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Highlife Offers Real Chicago Dating Adventures
Do you spend more time with your BlackBerry and iPhone than you do with real potential partners? In todays fast-apaced culture, shared experiences and face-to-face interaction have almost become a thing of the past but is it what people really want? According to Mary Vallone, President of Highlife Adventures (www.highlifeadventures.com), an upscale social club for singles in Chicago and Indianapolis, "Men and women are stepping out from the anonymity of the online dating world and reclaiming their lives," Vallone says. "Today's singles not only want to meet people who share their interests, but they also want to share real-life experiences with like-minded potential mates." Vallone explains that her approach serves to bring people together in a pressure-free setting. "When you attend an event, you're meeting people you already have something in common with and who are all there to meet you," she says.
"And, when you're having fun, you let your guard down and are more likely to meet the right person." For many singles, this trend toward group activities based on common interests breaks new ground in the dating arena. "In a sense, we're going back to the future," says Vallone. "It's as though the ice cream social of the early 20th century has been kicked up several notches." Indeed, Highlife Adventures' 3,000 Chicagoland members would be hard-pressed to find an ice cream social among the over 65 activities planned each month.
Those who crave adventure can go parasailing, caving, or experience being a fighter pilot for a day. Music aficionados can revel in a hot night of cool jazz or attend a rock star fantasy camp, while those with cultural interests can attend a performance of the Chicago Symphony or a Frank Lloyd Wright tour. Members who enjoy the club scene can participate in a trolley pub-crawl, a moonlight party cruise, or events like "Martinis and Manicures" or "Pots 'n' Shots Pottery Class." This new dating trend is in stark contrast to the bar scene of the 1980s, the one-on-one matching services of the 1990s, and the speed dating phenomena that peaked a few years ago. "Not all singles like to hang out in bars, many don't care for the pressure of sequential one-on-one dates, and most people find that speed dating is too superficial," says Vallone. And, while online dating may appeal to the college crowd, many of the 25- to 45-year-olds members have "been there, done that." According to Vallone, "Meeting people online can be fun, but also fraught with pitfalls. Singles fare better when they put down the mouse, get out of the house, and meet people face-to-face. We prescreen each member in person and have a company representative at each event to help ensure positive experiences by everyone." Ultimately, Vallone concludes, "We don't match anyone.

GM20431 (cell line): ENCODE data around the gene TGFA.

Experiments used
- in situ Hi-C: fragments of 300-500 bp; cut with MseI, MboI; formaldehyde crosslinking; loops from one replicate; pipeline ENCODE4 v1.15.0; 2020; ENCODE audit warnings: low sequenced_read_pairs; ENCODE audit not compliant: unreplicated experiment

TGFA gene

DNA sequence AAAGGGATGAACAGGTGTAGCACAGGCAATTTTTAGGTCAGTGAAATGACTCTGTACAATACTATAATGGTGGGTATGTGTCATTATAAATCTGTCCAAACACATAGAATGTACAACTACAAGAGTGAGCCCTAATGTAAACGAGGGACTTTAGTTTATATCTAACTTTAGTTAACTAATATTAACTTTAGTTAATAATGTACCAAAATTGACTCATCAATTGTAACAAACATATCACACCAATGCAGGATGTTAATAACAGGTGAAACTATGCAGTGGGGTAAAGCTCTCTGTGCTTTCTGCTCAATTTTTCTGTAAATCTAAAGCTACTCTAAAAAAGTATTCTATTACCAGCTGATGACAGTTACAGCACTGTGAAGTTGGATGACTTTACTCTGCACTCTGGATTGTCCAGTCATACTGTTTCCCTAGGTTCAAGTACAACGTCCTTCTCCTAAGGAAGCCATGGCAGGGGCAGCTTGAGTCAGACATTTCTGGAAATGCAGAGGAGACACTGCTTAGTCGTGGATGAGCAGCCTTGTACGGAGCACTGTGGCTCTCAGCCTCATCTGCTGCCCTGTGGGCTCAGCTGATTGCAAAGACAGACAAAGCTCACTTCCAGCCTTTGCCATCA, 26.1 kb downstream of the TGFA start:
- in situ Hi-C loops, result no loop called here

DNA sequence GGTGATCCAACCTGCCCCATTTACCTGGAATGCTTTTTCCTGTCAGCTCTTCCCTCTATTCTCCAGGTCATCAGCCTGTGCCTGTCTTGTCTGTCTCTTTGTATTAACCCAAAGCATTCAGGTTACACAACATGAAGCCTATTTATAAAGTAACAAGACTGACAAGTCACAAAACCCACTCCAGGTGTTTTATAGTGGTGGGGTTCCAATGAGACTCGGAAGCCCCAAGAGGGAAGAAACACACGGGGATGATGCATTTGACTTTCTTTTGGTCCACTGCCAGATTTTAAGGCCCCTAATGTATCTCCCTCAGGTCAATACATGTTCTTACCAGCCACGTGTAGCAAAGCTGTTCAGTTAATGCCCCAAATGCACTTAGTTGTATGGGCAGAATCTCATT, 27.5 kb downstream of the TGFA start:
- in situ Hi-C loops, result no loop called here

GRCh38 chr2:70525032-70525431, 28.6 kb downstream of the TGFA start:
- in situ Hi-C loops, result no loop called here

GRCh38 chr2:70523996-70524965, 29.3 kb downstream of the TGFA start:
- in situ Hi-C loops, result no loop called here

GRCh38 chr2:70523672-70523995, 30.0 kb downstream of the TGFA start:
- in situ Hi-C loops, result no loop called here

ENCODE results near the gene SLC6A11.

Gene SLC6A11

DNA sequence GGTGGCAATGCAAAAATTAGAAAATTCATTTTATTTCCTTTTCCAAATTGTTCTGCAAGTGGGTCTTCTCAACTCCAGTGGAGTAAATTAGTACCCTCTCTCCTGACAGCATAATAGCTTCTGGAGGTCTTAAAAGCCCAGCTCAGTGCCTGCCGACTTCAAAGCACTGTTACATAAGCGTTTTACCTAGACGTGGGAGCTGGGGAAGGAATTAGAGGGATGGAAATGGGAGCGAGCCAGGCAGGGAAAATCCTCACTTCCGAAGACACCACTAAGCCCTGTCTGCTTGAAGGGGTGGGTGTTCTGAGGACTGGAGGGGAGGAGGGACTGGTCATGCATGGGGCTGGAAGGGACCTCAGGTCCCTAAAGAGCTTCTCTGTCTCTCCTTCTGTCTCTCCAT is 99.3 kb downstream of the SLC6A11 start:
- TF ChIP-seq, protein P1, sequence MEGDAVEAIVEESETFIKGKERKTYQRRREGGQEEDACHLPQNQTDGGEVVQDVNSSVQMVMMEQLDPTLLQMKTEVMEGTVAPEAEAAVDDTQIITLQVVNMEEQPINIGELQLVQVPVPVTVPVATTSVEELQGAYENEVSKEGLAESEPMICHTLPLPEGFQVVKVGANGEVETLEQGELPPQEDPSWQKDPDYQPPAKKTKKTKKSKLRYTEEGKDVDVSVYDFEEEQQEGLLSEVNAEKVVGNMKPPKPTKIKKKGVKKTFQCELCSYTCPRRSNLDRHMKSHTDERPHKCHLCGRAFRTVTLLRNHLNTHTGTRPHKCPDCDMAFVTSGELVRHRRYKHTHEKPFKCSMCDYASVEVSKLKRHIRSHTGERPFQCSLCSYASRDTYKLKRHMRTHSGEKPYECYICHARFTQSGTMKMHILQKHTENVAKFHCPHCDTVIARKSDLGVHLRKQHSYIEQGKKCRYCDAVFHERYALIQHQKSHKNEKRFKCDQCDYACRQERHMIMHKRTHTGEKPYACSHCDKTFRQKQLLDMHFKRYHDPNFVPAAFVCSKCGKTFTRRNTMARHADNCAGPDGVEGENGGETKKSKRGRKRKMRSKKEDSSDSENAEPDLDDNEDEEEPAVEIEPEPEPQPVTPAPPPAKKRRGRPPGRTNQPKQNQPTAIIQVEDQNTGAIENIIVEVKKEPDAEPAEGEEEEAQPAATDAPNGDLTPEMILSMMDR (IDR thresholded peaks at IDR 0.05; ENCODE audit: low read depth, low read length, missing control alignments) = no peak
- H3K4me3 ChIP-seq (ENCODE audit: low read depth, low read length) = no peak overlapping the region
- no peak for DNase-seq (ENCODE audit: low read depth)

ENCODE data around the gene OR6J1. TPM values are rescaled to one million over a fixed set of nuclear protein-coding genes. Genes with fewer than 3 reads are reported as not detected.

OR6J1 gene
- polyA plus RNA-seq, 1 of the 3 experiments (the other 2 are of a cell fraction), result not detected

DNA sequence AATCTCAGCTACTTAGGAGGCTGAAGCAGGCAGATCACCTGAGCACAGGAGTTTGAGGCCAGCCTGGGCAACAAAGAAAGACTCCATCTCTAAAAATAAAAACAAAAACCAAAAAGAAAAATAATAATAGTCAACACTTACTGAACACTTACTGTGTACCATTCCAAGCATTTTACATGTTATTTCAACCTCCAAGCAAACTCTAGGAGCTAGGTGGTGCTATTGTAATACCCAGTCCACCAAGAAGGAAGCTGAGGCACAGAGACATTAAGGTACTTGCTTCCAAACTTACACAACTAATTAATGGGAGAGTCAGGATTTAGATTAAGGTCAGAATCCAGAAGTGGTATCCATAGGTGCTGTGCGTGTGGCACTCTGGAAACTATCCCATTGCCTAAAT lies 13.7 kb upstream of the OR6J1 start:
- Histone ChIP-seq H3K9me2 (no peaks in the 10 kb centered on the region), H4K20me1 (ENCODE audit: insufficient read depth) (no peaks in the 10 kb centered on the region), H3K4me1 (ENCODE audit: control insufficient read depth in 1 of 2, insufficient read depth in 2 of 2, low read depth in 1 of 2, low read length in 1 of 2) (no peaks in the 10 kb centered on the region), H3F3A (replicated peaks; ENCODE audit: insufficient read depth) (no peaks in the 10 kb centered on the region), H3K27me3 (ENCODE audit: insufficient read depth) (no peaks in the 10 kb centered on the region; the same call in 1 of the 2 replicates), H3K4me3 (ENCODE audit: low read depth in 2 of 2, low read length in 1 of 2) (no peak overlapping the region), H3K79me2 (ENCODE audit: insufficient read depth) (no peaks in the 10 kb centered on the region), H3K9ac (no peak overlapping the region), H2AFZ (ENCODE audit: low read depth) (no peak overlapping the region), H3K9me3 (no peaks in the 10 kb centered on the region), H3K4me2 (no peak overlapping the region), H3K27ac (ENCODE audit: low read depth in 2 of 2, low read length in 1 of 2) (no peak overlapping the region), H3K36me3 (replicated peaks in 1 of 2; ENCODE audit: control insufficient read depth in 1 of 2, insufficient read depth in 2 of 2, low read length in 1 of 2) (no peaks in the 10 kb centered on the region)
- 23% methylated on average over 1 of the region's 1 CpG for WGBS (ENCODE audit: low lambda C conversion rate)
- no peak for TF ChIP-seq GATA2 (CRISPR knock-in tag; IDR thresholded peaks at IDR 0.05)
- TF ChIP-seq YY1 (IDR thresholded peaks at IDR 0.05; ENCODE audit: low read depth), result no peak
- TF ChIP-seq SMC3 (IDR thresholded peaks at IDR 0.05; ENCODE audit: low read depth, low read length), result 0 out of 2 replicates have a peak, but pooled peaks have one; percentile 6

Instead, we provide unique, fun events where groups of singles can meet one another and find what they seek – whether it's a friend, a date, or a soulmate.
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